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Tip of the Month
Tip of the month - Patients with progressive normal tension glaucoma may benefit from elevation of the head of the bed when they sleep
Patients with progressive normal tension glaucoma may benefit from elevation of the head of the bed when they sleep

Publishing date: April 2015

Tip Editors: John Salmon and Gordana Sunaric Mégevand
Tip reviewer: Roger Hitchings


The science behind the tip

Intraocular pressure (IOP) is significantly higher in the supine position than in the sitting position.  Progressive visual field loss in normal tension glaucoma (NTG) has been reported to be associated with the level of IOP in the supine position and the magnitude of IOP elevation accompanying postural change (1).

During sleep, the average IOP is 3.2mmHg lower in the 30° head-up position than in the flat position, although there is considerable variation between patients (2). In support of this, a recent study shows that the average IOP is 1.5mmHg lower in a 20° head-up position than in a supine position in normals and in patients with glaucoma (3).

To prevent the rise in IOP associated with sleeping in a supine position, elevation of the head of the bed is simple and could be beneficial in some patients with progressive NTG.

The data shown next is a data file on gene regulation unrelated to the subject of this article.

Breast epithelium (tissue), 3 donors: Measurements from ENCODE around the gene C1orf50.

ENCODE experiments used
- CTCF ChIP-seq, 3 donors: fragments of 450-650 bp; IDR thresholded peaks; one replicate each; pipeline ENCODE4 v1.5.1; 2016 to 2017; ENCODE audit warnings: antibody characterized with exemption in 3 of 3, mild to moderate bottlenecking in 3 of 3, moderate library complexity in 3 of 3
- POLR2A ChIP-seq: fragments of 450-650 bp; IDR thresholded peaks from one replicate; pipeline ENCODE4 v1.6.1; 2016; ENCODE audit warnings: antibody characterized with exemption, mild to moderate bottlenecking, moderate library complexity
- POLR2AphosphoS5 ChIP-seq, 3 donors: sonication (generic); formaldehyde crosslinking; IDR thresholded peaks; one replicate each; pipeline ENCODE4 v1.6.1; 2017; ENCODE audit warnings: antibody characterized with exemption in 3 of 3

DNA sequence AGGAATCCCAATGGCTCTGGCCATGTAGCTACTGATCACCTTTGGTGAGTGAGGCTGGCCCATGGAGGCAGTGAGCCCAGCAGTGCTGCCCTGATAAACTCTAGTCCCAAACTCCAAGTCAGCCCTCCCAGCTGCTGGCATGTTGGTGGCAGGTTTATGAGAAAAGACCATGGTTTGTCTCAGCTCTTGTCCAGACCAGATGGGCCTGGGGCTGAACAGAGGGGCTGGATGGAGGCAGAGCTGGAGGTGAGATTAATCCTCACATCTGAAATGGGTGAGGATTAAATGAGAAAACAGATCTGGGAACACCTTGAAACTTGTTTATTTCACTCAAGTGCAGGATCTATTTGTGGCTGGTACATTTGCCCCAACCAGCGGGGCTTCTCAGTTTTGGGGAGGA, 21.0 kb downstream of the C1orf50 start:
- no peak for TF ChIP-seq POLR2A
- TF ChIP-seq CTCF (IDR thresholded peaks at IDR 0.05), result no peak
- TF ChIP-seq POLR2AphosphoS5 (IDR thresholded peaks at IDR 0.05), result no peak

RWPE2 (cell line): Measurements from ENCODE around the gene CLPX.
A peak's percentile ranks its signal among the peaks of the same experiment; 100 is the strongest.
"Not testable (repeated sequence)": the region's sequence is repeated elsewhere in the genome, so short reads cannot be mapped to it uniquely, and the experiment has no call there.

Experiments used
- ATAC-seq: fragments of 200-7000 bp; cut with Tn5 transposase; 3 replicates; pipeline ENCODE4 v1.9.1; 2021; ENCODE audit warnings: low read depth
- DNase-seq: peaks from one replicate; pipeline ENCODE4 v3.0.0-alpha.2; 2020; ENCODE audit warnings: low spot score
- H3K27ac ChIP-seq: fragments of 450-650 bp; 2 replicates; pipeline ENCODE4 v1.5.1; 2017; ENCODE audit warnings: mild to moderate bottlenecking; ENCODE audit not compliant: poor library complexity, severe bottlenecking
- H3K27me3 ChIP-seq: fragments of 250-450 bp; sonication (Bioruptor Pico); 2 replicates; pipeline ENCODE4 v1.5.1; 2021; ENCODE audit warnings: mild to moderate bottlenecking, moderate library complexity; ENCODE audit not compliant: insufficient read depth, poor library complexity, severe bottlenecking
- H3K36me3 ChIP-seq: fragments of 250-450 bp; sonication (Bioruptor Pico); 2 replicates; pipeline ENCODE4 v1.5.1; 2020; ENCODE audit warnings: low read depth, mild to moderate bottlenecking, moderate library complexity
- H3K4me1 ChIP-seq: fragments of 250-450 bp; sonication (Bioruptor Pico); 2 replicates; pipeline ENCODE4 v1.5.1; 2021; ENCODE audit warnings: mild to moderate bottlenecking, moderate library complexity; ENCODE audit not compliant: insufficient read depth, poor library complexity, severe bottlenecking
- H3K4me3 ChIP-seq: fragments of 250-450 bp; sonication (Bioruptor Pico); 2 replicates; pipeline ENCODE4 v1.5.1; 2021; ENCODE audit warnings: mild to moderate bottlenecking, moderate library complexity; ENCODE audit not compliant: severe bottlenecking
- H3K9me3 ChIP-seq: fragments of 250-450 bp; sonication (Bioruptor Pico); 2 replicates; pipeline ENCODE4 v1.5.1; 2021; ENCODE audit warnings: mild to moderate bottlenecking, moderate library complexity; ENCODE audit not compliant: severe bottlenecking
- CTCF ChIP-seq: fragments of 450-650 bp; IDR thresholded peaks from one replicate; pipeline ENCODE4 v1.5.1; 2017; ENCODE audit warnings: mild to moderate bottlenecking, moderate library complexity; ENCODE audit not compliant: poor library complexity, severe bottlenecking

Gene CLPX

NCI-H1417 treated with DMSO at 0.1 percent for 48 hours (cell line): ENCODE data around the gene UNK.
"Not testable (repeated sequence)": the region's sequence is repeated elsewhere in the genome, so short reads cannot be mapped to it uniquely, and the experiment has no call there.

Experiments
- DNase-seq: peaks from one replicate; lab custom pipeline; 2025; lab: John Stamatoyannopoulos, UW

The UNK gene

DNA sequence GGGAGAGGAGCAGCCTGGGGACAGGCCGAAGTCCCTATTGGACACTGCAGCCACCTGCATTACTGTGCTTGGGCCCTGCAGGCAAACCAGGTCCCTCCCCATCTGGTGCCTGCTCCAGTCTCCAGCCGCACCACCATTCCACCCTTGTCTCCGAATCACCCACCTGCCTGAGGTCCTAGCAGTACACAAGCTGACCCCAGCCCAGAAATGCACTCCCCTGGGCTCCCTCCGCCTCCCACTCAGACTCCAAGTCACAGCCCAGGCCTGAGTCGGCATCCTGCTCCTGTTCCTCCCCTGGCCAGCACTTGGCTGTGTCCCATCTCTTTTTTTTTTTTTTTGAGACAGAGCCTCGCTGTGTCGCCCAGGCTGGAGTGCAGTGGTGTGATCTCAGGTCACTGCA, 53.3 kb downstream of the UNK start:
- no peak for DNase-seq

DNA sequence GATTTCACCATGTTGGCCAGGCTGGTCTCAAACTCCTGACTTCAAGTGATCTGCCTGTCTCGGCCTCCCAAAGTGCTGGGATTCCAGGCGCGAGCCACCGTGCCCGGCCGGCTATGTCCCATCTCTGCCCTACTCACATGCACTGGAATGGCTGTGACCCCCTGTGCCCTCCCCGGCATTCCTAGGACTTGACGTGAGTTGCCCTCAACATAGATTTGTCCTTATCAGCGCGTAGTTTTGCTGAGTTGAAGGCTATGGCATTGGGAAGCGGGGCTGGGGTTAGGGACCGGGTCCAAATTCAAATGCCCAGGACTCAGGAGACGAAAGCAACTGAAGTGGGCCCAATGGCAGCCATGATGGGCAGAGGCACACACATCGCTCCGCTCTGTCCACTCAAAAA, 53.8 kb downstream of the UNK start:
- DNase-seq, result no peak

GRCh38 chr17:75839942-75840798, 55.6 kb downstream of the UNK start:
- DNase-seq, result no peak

Contributor: John F Salmon MD FRCS, Oxford UK



References:

1. Kiuchi T, Motoyama Y, Oshika J.  Relationship of progressive visual field damage to postural changes in intraocular pressure in patients with normal-tension glaucoma.  Ophthalmology 2006; 113: 2150-5

2. Buys YM, Alasbali T, Yin YP et al.  Effects of sleeping in a head-up position on intraocular pressure in patients with glaucoma.  Ophthalmology 2010; 117: 1348-51.

3. Lazzaro EC, Mallick A, Singh M et al.  The effect of positional changes in intraocular pressure during sleep in patients with and without glaucoma.  J Glaucoma 2014; 23: 282-7.



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